I have caused a misunderstanding - sorry for that. To say it more exactly - I could imagine that Bigelow wouldn't launch to install permanently for use by tourists etc. unless a launch by a participant of the competition for the America's Space Prize is to be expected. So by "competitor" I didn't mean another space hotel firm - sorry.

As long as no vehicles exist which can carry a person to Nautilus no repairs, improvements etc. to be done by men in space are possbile. Robots would have been developed for this purpose until there is a winner of the prize.

2015 or 2010 may be years when there is a winner or when one is to be expected. So Bigelow might have synchronized the announcement of his prize to the timetable of his development activities - and to the XPRIZE competition.



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Post    Posted on: Wed Oct 20, 2004 8:50 am
I wonder if anyone still remembers, Scaled Composites built 4 full scaled X-38 atmospheric test vehicles under contract from NASA.

The specs of the vehicle was to carry 7 people from the ISS and with the possibility of doubling up as a Crew Transfer Vehicle on a Ariane 5 or Titan with a total mass of around 7 tons. Anyone, especially Scaled if they are interested in the prize, would likely to use the same type of design.

Granted, there is still a one ton difference between the Falcon V launcher and the X-38, but the overall design and concept could still be used by Scaled if they choose and I believe they could achieve the weight savings required.

Sometimes, I think we are always making a big detour in space technology. If only NASA had continue with the BigG or even the HL-20 program in the late 80s...


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Post    Posted on: Wed Oct 20, 2004 2:47 pm
koxinga wrote:
I wonder if anyone still remembers, Scaled Composites built 4 full scaled X-38 atmospheric test vehicles under contract from NASA.
...
Granted, there is still a one ton difference between the Falcon V launcher and the X-38, but the overall design and concept could still be used by Scaled if they choose and I believe they could achieve the weight savings required.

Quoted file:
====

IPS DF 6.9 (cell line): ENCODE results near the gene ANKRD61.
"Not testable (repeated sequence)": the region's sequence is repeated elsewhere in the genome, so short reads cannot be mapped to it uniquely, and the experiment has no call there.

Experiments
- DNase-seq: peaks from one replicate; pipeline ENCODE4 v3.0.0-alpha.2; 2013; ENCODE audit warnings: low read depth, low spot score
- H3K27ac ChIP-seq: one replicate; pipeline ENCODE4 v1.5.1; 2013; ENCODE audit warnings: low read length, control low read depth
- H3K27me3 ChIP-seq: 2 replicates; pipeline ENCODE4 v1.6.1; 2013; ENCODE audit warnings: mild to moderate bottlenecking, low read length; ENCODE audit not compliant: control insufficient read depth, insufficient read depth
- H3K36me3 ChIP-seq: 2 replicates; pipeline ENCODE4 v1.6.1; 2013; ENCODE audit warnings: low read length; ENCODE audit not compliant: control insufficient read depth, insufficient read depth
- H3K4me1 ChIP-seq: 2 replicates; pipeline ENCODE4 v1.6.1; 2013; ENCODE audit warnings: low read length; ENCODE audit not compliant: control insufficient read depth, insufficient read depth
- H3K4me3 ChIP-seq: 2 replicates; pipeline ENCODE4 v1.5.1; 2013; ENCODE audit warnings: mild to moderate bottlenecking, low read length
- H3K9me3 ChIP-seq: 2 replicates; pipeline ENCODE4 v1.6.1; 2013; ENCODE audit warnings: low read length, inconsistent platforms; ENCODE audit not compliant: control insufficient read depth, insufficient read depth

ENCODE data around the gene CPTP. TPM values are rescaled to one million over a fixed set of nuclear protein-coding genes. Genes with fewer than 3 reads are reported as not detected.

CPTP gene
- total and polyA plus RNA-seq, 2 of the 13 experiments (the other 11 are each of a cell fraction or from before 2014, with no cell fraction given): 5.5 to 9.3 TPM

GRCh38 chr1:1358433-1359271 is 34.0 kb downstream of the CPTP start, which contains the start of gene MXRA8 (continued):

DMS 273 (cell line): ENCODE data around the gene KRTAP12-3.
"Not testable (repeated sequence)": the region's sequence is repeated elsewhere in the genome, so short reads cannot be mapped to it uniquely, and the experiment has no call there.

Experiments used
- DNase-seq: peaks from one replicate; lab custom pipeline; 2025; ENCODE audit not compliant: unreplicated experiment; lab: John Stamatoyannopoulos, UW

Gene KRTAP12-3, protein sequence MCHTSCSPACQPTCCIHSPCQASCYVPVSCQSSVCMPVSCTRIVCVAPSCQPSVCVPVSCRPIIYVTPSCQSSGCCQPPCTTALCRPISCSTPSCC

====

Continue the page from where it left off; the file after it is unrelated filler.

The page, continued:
You're wrong on several points. The NASA x-38 link: http://www.dfrc.nasa.gov/Newsroom/FactSheets/FS-038-DFRC.html

Scaled built only three atmospheric test models before the program was cancelled. A fourth was being built at the Johnson space center.
They were 80% scale models.
Their weights ranged from ~6,803 to 11,340 kg. The new Falcon V rating is for 6020 kg to a 200 km orbit. Since the lightest subscale model was presumbly mostly a shell -- the 11,340 kg is almost assuredly closer to the end weight. Of course -- it then must be scaled up to 100% -- or around 14,000 kg.


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Post    Posted on: Thu Oct 21, 2004 1:51 am
That is heavy, thanks for pointing out the error.

Are the mass/weight specs common to a seven seater lifting body design? If that is the case, then any vehicle launched on the a Falcon V has to be a capsule type design with ballastic re-entry and anyone building something similar will have to content with those mass.


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Post    Posted on: Fri Oct 22, 2004 1:49 am
you guys are talking about someone building a manned module to be fitted to the falcon V to win the bigelow prize, but the vehicle that does that has to have 80% reusability, which would mean the falcon has to be largely reusable, which i'm under the impression that it's not, though i might be mistaken on that one. sure, it's a viable option if no one has a fully reusable design, but basically what you've done then is made a less expensive and probably slightly safer soyuz, which isn't the point of the prize.